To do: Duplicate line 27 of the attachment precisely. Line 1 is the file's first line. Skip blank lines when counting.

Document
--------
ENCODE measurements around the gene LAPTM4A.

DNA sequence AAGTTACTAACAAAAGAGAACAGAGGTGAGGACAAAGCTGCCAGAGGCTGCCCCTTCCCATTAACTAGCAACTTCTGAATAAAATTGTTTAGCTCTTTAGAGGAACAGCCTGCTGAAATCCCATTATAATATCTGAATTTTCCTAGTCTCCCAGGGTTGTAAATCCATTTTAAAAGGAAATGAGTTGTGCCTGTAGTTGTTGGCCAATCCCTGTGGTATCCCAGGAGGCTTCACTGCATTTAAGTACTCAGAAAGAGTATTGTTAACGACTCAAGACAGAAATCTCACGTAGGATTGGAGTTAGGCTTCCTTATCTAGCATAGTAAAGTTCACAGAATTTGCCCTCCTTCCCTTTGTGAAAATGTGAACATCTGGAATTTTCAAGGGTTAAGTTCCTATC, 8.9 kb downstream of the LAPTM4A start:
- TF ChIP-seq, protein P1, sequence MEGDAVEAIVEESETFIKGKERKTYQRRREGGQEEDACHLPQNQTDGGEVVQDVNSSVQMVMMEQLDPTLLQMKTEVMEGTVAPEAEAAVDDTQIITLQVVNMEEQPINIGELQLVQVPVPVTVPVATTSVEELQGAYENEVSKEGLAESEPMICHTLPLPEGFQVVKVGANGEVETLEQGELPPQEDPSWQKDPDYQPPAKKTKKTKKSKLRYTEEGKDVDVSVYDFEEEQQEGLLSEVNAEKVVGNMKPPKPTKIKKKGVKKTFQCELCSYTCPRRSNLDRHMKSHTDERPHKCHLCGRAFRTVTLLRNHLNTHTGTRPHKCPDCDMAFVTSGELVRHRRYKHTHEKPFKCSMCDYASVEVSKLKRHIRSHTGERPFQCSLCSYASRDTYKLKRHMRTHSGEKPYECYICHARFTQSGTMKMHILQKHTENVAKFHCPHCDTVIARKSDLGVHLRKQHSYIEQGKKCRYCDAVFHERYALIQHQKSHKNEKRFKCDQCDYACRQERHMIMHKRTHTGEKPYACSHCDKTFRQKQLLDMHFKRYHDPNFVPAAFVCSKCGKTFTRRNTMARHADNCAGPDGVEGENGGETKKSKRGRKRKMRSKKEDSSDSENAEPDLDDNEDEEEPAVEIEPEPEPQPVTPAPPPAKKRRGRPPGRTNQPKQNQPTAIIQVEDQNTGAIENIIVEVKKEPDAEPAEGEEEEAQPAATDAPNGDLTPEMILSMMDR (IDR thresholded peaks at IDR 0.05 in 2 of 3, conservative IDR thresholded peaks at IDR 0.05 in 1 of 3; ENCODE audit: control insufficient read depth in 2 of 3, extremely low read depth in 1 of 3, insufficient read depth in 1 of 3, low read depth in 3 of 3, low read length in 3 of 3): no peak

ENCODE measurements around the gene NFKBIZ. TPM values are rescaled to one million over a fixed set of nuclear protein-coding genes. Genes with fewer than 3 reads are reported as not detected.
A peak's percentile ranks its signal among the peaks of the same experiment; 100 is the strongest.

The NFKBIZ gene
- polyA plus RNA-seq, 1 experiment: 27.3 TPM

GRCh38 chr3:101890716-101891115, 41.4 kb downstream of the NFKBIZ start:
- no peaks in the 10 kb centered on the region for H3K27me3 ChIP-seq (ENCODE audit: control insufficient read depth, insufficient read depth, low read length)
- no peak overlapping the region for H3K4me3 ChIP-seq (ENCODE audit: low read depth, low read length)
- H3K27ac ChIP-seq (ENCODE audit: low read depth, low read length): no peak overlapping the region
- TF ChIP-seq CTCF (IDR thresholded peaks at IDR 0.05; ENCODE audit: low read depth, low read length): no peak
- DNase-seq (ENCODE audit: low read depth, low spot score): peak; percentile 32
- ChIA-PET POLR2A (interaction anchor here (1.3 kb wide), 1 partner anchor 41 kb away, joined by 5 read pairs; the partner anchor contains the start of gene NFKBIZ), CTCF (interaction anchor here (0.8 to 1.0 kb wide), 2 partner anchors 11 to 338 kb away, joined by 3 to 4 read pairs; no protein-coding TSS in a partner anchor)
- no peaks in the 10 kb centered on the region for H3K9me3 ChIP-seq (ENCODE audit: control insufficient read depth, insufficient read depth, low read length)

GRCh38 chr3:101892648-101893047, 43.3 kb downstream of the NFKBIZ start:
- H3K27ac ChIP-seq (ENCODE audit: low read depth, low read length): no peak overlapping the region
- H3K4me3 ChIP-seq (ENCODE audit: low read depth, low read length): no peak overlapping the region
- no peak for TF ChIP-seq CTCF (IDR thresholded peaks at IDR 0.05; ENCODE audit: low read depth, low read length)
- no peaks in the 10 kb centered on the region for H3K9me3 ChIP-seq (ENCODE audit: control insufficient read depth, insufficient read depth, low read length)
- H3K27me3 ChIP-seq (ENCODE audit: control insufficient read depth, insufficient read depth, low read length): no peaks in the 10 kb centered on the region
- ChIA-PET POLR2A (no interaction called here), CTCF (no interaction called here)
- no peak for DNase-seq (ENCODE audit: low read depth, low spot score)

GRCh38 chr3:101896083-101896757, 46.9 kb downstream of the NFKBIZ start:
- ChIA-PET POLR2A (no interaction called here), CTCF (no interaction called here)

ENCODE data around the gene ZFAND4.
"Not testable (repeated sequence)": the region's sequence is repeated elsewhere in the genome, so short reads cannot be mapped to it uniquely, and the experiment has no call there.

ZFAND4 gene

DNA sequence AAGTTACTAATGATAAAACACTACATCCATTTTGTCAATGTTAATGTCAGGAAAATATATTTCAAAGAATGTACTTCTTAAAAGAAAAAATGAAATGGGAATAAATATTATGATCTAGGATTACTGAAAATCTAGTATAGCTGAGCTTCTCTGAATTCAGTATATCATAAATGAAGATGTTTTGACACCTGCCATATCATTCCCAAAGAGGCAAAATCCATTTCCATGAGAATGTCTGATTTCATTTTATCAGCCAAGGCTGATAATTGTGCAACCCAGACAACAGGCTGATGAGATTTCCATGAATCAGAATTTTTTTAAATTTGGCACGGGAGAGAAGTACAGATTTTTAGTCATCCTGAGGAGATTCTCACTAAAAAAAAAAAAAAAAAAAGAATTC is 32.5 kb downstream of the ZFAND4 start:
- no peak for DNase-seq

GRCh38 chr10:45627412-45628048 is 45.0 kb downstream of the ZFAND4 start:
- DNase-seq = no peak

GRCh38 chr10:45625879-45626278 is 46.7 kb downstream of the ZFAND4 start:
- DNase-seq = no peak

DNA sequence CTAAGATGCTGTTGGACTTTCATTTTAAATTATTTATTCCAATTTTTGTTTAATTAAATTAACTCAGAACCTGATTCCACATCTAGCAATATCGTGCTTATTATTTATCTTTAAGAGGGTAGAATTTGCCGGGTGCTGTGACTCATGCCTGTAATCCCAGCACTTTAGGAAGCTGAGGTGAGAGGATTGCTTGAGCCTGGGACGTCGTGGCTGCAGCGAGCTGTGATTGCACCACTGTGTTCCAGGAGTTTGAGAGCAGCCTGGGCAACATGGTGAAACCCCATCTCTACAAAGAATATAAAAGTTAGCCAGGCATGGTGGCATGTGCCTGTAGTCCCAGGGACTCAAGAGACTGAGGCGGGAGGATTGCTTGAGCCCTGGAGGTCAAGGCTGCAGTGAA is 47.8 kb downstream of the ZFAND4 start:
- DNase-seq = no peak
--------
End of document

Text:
"Not testable (repeated sequence)": the region's sequence is repeated elsewhere in the genome, so short reads cannot be mapped to it uniquely, and the experiment has no call there.